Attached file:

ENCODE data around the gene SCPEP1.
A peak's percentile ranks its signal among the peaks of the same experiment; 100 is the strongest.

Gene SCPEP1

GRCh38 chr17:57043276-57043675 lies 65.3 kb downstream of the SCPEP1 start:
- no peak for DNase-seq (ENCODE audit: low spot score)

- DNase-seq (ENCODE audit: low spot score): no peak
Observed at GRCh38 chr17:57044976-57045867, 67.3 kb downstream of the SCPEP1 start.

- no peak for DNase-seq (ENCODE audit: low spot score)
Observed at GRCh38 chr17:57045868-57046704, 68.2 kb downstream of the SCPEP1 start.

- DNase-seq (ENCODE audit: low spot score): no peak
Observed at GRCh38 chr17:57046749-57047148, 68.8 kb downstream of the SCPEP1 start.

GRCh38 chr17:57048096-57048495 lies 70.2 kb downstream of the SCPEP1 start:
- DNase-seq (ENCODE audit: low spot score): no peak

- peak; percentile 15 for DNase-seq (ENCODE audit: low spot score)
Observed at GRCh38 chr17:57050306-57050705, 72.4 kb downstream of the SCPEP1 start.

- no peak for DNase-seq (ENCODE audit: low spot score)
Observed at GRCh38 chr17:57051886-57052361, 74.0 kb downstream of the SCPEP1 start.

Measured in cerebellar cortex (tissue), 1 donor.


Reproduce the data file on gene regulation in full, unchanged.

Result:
ENCODE data around the gene SCPEP1.
A peak's percentile ranks its signal among the peaks of the same experiment; 100 is the strongest.

Gene SCPEP1

GRCh38 chr17:57043276-57043675 lies 65.3 kb downstream of the SCPEP1 start:
- no peak for DNase-seq (ENCODE audit: low spot score)

- DNase-seq (ENCODE audit: low spot score): no peak
Observed at GRCh38 chr17:57044976-57045867, 67.3 kb downstream of the SCPEP1 start.

- no peak for DNase-seq (ENCODE audit: low spot score)
Observed at GRCh38 chr17:57045868-57046704, 68.2 kb downstream of the SCPEP1 start.

- DNase-seq (ENCODE audit: low spot score): no peak
Observed at GRCh38 chr17:57046749-57047148, 68.8 kb downstream of the SCPEP1 start.

GRCh38 chr17:57048096-57048495 lies 70.2 kb downstream of the SCPEP1 start:
- DNase-seq (ENCODE audit: low spot score): no peak

- peak; percentile 15 for DNase-seq (ENCODE audit: low spot score)
Observed at GRCh38 chr17:57050306-57050705, 72.4 kb downstream of the SCPEP1 start.

- no peak for DNase-seq (ENCODE audit: low spot score)
Observed at GRCh38 chr17:57051886-57052361, 74.0 kb downstream of the SCPEP1 start.

Measured in cerebellar cortex (tissue), 1 donor.